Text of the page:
In his contribution to Times Higher Education’s predictably weird set of contributions on ‘the state of sociology,’ Laurie Taylor recounts how, in 1965, he was offered his first lectureship in the discipline having only completed his (funded) MA degree – and in fact with no BA in sociology, let alone a PhD. These were, of course, expansive times: an enormous growth in student numbers from the emergence of the plate glass universities and the Robbins report was matched to a certain kind of 1960 ‘radicalism’ that sociology was thought to embody – and the discipline, says Taylor, simply ‘caught the spirit of the times.’ Student numbers grew to the point where other departments were increasingly jealous of the new discipline’s popularity – while faculty members were free to spend their time debating ‘the validity of different versions of Marxism.’
It’s not Laurie Taylor’s fault of course - but I wonder what someone currently on the sociology job market in the UK is intended to make of such reminiscence. I wonder, in particular, what a sociologist who has completed her PhD maybe a few years ago now, has since published several highly-regarded articles, organised a conference and brought in some research funding – and yet who is still carrying a weight of student debt, has seen her pay go down year on year, and is perhaps even now contemplating a move hundreds of miles from home and family for a 9-month teaching post (because who needs to eat in the summer?) – what, precisely, is this colleague meant to make of such reflections and their relationship to ‘the state of sociology’ today?
Laurie Taylor is, as they say, so very close to The Point– but he then veers into over-familiar tales of student occupations, and strolls with philosophers along the (artificial) lake. What might we have learned if instead he had more to say about what is glaringly on the surface of his account, and yet missing from his analysis – viz. the radical changes that have taken place in the political economy and administration of the university since the 1960s and, as a direct consequence, the devastation of the conditions and prospects of the people in those universities (with the academic precariat continuing to bear the worst of these conditions). And all of it, of course, taking place entirely under the noses of the same self-styled 1960s radicals, busily debating Marxism in their ‘senior common room.’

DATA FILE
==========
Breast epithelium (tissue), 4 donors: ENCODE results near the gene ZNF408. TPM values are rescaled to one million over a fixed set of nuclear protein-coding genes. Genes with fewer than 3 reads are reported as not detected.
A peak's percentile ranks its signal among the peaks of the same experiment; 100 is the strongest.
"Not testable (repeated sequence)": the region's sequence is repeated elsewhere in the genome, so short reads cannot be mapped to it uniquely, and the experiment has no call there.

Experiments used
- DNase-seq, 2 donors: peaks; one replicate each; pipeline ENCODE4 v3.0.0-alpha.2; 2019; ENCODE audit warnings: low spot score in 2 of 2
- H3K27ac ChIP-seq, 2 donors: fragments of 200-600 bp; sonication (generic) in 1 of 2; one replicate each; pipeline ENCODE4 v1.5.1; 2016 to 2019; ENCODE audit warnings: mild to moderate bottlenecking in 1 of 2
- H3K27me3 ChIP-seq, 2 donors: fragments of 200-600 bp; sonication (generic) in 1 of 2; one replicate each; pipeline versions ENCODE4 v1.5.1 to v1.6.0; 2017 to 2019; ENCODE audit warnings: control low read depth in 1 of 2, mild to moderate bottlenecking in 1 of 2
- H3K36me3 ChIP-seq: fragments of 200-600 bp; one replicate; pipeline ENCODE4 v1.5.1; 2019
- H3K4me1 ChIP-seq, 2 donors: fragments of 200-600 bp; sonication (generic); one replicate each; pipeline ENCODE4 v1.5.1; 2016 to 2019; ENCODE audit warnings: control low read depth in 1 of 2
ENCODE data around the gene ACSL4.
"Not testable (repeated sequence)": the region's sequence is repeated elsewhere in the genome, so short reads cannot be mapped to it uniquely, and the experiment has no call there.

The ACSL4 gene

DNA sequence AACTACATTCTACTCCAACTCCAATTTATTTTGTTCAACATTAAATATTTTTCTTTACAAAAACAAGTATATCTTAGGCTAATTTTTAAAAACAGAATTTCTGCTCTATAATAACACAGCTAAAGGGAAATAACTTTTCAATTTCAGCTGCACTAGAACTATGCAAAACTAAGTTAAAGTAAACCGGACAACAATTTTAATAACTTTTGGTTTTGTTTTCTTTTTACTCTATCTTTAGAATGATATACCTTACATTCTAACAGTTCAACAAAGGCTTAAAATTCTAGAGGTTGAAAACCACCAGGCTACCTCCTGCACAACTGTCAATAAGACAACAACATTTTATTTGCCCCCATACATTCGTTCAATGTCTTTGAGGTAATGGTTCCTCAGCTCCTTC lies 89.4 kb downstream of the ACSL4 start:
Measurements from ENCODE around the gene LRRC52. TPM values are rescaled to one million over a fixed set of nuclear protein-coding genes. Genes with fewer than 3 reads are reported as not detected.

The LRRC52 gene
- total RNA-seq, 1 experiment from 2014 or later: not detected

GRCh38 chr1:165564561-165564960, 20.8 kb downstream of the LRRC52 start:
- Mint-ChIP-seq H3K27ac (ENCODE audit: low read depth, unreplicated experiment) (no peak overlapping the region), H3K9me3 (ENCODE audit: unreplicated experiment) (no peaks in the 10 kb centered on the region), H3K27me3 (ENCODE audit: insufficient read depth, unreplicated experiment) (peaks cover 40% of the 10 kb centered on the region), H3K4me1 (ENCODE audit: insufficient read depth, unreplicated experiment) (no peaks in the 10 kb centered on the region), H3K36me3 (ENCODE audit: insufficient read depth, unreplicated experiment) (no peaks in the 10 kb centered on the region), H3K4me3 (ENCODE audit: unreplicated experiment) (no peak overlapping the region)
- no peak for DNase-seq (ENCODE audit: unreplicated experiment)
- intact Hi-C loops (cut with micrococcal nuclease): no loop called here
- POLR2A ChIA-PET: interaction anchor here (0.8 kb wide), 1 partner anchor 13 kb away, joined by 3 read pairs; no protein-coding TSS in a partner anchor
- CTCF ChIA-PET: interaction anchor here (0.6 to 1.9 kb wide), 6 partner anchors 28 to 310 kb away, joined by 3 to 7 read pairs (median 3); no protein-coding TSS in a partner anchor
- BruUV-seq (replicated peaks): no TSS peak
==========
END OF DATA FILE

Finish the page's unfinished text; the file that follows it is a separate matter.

‘What would it mean,’ asked Rosalind Gill in a potent account of the economic and affective cruelties of the academic workplace, ‘to turn our lens upon our own labour processes, organisational governance and conditions of production?’. It is naïve, perhaps, to imagine that the Senior Men of Sociology would ever have great interest in such topics – and yet it still is so depressing, and so exhausting, to see such figures, in reflections on the state of the discipline today, largely ignore these concerns in favour of those sadly predictable topoi of professorial lamentation, i.e. the preponderance of ‘identity politics’ and ‘social activism.’ It is also unfortunate to see less senior figures arguing that the role of ‘deconstruction’ and the presence of ‘abstract and esoteric debates’ are at the root of sociology’s current problems. Is it the shared argument that the travails of the discipline might be traced to its being a bit too critical, a bit too theoretical? Would it be a good idea, as Robert Dingwall asks, if we would ‘learn to appreciate the benefits of markets’ – to give up on the ‘street theatre’ of anticapitalism, as Steve Fuller has it?
Such everyday conservative standpoints are, of course, unremarkable in the history of sociology; nor should it surprise anyone to find this precise characterisation of sociology in the pages of that great producer of ‘data’ and university league tables, Times Higher Education; nor still should we be surprised to find such a striking absence of diversity of opinion (no one thinks sociology is actually doing alright? no one thinks the discipline’s problem is that it isn’t revolutionary enough?) amid a panel that does not seem to reflect the diversity of the discipline, or of its practitioners, or its contemporary trends.
In some of my own work, I have begun to understand texts like these through the lens of reproduction and am moved to recall, as Sarah Franklin reminds us, that the reproduction of scholarly communities is always the reproduction of scholarly hierarchy too. It is always also the work of reproducing what ideas, what politics, what subjects, what bodies, are going to matter within the imagined future of some intellectual assemblage. What melancholy labour this is though. And what an especially melancholy labour it is to enact the progressive momentum of the 1960s only as a failure to understand the most generative forms of political thought and action in sociology today – thought that does indeed insist that standpoints of race, class and gender still matter; that insists that working conditions matter; that insists that critical thinking and activism matters; that insists that the politics of scholarly community matter; and so on, and on, and on. Laurie Taylor closes the piece with the well-worn advice of his lake-side philosopher friend: ‘Don’t bite the hand that feeds you.’ What can we possibly say to such counsel? Don’t worry. You didn’t.
Des Fitzgerald is a Senior Lecturer in Sociology at Cardiff University. His research explores psychological cultures, interdisciplinary experiments and urban space. He is an AHRC/BBC New Generation Thinker 2018. He tweets at @Des_Fitzgerald.